2B.1 A Comparison of 36-year versus 28-year Climatology Length on the NLDAS Drought Monitor and Its Indicators

Monday, 23 January 2017: 1:30 PM
602 (Washington State Convention Center )
Youlong Xia, EMC/NCEP/IMSG, College Park, MD; and M. Ek, K. Mitchell, D. M. Mocko, B. Narapusetty, S. Kumar, and C. D. Peters-Lidard

NCEP EMC has developed and implemented the North American Land Data Assimilation System (NLDAS) for monitoring droughts and floods over the Continental United States (CONUS) in support of NIDIS activities such as the US Drought Monitor (USDM). The phase 2 NLDAS (NLDAS-2) drought monitor is executed daily by NCEP and produces daily, weekly and monthly CONUS fields of the anomaly and percentile values of soil moisture, snow water equivalent (SWE), total runoff, stream-flow, evaporation and precipitation, all in ensemble mode via execution of four land surface models (Noah, Mosaic, SAC, and VIC) on a common 1/8th degree grid (~ 14 km) using common hourly surface forcing. The foundation of the anomaly and percentile fields is the NLDAS-2 climatology, which is currently a 28-year climatology (1980-2007). As several recent severe drought episodes occurred in Texas (2011), CONUS (2012), and California (2013-2014), the extension of the climatology length becomes a critical task.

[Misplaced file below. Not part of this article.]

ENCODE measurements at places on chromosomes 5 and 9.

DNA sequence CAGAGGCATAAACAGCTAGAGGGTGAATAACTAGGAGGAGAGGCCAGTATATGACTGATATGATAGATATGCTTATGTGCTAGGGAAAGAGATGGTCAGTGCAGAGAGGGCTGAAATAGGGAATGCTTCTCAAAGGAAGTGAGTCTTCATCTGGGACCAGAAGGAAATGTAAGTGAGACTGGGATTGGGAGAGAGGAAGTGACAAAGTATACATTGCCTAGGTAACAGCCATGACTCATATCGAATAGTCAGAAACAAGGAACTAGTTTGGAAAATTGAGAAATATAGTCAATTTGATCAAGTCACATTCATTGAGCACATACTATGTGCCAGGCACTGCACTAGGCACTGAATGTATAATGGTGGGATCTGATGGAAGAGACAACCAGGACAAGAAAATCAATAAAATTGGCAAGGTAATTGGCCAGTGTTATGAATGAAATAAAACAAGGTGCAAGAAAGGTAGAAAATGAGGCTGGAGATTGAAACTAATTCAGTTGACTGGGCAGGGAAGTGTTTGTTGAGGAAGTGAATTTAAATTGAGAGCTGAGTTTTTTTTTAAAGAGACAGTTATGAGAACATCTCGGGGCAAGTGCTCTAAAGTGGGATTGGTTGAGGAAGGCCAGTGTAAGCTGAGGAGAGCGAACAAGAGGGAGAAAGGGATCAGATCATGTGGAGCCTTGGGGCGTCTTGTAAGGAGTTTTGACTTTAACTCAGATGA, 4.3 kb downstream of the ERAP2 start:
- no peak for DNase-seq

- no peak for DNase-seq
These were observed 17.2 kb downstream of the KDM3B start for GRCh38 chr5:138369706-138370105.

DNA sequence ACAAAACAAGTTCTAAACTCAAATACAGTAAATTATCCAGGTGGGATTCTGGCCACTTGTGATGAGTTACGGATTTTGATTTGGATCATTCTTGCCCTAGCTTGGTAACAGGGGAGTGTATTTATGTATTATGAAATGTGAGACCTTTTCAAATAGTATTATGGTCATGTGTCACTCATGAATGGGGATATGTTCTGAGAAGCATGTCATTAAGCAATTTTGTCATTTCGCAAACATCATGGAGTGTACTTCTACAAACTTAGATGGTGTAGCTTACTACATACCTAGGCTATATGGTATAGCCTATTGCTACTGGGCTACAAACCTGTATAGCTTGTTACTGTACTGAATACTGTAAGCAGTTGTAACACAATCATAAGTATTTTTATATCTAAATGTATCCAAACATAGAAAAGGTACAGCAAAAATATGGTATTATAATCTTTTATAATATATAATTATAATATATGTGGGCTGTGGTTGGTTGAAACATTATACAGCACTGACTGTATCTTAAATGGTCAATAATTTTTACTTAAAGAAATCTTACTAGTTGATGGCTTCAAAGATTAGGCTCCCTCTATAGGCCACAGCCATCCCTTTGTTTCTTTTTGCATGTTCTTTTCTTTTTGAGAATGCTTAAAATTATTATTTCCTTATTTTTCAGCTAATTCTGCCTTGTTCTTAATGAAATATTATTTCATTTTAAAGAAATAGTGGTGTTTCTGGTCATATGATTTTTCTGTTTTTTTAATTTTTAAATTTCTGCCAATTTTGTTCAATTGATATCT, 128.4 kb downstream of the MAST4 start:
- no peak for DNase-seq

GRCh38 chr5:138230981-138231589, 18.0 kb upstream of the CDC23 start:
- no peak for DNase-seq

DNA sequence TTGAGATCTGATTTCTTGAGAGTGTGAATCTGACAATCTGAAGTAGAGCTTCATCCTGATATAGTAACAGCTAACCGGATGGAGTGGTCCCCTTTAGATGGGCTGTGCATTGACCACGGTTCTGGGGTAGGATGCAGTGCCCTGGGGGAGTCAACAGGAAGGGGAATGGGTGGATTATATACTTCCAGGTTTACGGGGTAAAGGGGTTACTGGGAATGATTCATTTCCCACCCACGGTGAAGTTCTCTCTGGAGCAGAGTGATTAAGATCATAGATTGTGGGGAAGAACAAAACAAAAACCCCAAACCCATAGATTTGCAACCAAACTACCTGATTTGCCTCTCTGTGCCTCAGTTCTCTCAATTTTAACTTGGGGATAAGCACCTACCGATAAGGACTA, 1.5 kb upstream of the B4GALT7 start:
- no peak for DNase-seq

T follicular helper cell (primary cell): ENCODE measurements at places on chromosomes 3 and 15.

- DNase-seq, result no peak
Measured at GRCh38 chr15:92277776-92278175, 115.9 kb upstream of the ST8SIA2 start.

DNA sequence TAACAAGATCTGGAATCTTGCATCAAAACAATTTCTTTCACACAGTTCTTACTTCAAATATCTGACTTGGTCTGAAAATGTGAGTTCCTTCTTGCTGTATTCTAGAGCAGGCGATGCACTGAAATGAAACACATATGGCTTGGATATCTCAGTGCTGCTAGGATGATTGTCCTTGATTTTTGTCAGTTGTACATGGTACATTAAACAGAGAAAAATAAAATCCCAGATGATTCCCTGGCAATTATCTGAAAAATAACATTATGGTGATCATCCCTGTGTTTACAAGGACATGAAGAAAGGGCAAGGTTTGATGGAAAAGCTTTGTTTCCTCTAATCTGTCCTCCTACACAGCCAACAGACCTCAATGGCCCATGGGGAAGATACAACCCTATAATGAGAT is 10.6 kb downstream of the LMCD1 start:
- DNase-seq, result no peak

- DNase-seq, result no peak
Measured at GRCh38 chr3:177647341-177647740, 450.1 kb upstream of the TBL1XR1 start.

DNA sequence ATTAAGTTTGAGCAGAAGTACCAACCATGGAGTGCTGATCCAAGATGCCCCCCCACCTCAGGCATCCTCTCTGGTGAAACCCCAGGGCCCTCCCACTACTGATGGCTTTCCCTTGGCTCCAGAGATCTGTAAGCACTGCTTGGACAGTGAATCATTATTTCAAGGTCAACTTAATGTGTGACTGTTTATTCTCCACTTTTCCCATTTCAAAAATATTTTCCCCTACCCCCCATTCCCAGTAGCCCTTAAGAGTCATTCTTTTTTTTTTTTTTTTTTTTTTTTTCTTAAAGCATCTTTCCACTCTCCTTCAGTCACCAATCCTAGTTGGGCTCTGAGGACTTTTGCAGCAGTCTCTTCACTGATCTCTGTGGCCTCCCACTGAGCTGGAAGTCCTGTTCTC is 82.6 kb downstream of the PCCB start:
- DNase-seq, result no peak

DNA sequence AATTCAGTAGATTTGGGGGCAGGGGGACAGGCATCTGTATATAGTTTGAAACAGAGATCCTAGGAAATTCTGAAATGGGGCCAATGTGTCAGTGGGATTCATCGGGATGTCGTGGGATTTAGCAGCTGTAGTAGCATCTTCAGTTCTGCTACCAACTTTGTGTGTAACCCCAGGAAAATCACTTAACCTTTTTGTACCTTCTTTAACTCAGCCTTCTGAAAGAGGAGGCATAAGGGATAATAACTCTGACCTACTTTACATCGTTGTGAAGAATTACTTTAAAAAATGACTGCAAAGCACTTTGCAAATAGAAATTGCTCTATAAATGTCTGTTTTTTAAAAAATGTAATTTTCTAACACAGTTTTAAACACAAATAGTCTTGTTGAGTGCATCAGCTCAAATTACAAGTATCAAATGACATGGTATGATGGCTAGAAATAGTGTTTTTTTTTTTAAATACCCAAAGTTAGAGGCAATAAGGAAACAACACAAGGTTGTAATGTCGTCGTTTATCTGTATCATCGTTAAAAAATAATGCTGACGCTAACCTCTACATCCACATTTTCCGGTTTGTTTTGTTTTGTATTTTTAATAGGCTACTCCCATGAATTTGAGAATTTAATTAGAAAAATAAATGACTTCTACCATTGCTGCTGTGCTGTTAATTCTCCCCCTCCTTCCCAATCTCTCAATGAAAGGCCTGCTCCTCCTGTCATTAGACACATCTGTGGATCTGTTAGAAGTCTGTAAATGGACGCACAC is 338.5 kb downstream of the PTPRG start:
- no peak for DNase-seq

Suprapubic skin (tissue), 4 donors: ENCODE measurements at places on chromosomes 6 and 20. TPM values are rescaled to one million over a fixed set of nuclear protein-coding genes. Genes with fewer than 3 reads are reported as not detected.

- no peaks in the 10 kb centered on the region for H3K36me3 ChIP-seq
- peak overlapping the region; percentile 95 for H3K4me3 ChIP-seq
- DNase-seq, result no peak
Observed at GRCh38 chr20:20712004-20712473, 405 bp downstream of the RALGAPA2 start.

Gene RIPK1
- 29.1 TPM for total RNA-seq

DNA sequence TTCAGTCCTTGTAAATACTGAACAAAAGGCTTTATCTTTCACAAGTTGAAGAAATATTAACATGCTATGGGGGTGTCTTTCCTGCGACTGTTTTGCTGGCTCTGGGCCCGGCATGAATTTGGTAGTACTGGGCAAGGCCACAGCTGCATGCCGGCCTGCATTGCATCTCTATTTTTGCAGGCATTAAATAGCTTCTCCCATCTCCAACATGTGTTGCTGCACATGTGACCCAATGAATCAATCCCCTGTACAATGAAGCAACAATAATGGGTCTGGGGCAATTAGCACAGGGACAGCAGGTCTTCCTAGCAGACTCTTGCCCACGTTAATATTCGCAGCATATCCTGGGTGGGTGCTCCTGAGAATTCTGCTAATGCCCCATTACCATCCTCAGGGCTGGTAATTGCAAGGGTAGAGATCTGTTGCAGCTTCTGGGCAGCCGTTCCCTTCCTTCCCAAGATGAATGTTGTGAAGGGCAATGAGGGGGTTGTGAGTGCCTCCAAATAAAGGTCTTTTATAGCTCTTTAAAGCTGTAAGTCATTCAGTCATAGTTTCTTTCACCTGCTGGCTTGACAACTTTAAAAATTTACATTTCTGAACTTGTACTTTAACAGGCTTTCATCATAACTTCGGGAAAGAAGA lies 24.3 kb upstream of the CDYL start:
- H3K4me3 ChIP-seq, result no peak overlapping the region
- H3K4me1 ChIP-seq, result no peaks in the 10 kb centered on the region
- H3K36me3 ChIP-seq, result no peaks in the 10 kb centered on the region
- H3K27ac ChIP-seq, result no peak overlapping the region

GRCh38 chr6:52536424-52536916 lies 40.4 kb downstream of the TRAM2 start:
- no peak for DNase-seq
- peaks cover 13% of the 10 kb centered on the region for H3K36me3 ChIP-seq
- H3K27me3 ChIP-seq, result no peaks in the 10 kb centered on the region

In this presentation, we show that replacement of the 28-year with a newer 36-year climatology (1980-2015) has surprisingly strong impacts on the derived anomaly and (especially) percentile fields of key drought events, in particular for extremely severe drought events (D3 and D4 in USDM). In contrast, there is small impact on extremely wet events (W3 and W4 categories), possibly because there were relatively fewer extremely wet events during 2008-2015. Also, we analyze two mutually exclusive 18-year climatologies to further confirm our conclusions and investigate uncertainties from models and climatology lengths.  At present, we are working with NASA scientists to investigate methods for deriving an “optimal climatology” (such as the method of Narapusetty et al., 2009, J. Climate), by means of which a new NLDAS climatology (e.g., up-dated routinely about every 5 years) would exhibit suitably less impact on the percentile fields in “before and after” comparisons for well-known historical drought episodes.

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